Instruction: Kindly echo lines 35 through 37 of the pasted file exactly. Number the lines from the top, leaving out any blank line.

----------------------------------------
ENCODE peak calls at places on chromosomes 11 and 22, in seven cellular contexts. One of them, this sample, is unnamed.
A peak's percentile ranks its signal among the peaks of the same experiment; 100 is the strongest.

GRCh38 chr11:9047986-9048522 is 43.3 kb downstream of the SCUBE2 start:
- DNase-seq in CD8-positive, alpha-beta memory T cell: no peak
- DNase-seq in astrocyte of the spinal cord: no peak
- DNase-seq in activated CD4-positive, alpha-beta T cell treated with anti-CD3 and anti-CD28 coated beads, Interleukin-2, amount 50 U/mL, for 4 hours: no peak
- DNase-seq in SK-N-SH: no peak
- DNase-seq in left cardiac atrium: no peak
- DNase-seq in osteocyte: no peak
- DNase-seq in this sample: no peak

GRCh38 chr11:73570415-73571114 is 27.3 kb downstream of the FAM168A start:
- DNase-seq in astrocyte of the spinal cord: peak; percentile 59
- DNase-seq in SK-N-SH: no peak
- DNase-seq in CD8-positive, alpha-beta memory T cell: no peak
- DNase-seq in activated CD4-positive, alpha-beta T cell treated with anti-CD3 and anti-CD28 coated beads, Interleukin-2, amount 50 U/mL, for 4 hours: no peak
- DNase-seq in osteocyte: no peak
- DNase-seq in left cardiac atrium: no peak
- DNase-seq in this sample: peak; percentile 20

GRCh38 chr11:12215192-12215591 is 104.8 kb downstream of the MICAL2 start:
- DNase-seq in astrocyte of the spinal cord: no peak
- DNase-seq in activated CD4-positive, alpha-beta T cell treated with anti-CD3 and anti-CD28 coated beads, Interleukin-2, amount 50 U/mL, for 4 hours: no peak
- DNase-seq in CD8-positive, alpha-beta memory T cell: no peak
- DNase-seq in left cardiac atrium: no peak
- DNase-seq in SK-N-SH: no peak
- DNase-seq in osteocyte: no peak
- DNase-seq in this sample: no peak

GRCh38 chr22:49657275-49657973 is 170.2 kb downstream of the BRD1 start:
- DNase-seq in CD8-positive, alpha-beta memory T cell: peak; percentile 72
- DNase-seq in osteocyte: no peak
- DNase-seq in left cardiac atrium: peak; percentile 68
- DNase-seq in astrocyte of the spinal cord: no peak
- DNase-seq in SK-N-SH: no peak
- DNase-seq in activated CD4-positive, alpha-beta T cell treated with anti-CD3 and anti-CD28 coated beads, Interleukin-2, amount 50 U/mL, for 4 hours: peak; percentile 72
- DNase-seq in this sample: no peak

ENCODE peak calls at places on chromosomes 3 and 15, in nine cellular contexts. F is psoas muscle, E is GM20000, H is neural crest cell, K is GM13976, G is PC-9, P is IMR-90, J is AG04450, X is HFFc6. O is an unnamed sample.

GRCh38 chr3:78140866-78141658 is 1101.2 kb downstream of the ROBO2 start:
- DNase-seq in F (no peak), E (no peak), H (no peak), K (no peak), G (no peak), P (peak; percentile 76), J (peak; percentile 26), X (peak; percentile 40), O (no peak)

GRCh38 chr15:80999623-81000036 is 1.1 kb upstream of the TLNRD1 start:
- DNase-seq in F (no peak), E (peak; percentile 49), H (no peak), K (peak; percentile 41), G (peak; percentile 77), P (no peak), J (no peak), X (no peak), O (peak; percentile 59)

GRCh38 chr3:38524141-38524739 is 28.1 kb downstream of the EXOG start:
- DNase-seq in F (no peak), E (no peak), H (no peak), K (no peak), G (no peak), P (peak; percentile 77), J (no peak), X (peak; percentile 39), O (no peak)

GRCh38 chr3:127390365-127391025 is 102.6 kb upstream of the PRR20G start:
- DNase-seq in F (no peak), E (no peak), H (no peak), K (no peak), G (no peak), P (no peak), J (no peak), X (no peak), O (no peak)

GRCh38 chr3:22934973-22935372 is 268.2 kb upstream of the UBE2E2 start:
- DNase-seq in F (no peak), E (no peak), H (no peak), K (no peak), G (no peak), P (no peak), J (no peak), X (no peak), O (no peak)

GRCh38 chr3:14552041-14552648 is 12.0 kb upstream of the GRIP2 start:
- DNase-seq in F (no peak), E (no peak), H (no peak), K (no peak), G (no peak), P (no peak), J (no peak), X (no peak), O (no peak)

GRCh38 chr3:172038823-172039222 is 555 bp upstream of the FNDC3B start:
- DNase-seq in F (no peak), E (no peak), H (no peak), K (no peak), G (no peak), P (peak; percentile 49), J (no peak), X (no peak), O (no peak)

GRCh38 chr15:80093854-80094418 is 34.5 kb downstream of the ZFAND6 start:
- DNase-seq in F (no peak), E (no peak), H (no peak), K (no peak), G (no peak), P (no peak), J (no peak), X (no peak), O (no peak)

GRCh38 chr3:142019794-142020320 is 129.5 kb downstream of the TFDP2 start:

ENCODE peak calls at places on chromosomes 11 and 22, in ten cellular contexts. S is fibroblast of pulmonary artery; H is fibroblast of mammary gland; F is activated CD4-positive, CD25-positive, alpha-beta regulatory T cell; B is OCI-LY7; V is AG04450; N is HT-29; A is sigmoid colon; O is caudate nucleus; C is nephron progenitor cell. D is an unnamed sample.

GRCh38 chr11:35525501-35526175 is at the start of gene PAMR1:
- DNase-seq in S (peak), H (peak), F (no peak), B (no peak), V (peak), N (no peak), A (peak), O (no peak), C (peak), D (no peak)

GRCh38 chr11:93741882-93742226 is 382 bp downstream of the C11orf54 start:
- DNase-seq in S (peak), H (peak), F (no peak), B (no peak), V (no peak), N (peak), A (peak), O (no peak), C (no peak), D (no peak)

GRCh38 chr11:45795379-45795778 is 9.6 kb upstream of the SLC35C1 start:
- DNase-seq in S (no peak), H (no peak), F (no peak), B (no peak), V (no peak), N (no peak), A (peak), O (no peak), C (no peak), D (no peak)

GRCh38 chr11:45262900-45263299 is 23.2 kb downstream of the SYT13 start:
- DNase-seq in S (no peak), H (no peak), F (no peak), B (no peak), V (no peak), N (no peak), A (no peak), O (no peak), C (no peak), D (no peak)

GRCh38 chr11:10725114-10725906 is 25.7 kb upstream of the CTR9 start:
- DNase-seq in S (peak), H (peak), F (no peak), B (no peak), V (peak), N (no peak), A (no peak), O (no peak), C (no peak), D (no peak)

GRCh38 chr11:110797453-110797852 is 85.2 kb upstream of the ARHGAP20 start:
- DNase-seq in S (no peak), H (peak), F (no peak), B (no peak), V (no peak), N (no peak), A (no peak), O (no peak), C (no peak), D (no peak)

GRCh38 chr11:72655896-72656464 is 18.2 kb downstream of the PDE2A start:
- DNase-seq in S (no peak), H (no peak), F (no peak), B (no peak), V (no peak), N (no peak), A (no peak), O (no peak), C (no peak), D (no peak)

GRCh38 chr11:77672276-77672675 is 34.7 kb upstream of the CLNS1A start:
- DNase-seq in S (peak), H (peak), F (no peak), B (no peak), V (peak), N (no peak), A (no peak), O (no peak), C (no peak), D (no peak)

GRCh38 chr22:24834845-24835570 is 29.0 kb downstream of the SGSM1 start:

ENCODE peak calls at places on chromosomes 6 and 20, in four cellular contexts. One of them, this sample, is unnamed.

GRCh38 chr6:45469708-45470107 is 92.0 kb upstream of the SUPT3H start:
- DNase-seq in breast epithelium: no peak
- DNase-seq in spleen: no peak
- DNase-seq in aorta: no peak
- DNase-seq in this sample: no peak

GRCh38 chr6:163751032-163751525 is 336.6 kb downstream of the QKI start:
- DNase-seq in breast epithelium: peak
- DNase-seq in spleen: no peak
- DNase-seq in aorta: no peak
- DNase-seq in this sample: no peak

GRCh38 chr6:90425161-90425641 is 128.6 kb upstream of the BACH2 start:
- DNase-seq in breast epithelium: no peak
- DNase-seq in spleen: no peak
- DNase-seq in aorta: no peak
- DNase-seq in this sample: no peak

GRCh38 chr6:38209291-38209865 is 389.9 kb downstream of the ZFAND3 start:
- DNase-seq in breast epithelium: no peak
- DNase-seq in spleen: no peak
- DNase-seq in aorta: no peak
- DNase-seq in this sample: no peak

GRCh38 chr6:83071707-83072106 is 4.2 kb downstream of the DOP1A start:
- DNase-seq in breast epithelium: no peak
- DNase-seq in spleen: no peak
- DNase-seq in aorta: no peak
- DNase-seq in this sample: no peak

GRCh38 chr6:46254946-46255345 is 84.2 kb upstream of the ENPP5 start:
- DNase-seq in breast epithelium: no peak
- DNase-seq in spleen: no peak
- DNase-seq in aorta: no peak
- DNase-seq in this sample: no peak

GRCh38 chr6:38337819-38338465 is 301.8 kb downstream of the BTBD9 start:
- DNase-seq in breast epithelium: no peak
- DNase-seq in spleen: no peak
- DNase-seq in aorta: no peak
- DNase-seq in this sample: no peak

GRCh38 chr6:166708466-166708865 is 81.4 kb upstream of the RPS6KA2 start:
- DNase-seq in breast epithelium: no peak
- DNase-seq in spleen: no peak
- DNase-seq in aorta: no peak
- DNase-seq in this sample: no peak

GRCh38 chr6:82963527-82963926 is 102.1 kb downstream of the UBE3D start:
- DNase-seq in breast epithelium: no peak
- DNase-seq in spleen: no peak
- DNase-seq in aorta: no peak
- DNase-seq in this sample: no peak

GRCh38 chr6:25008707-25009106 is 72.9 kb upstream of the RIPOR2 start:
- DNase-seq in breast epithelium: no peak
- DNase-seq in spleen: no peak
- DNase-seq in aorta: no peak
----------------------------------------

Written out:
ENCODE peak calls at places on chromosomes 3 and 15, in nine cellular contexts. F is psoas muscle, E is GM20000, H is neural crest cell, K is GM13976, G is PC-9, P is IMR-90, J is AG04450, X is HFFc6. O is an unnamed sample.

GRCh38 chr3:78140866-78141658 is 1101.2 kb downstream of the ROBO2 start:
- DNase-seq in F (no peak), E (no peak), H (no peak), K (no peak), G (no peak), P (peak; percentile 76), J (peak; percentile 26), X (peak; percentile 40), O (no peak)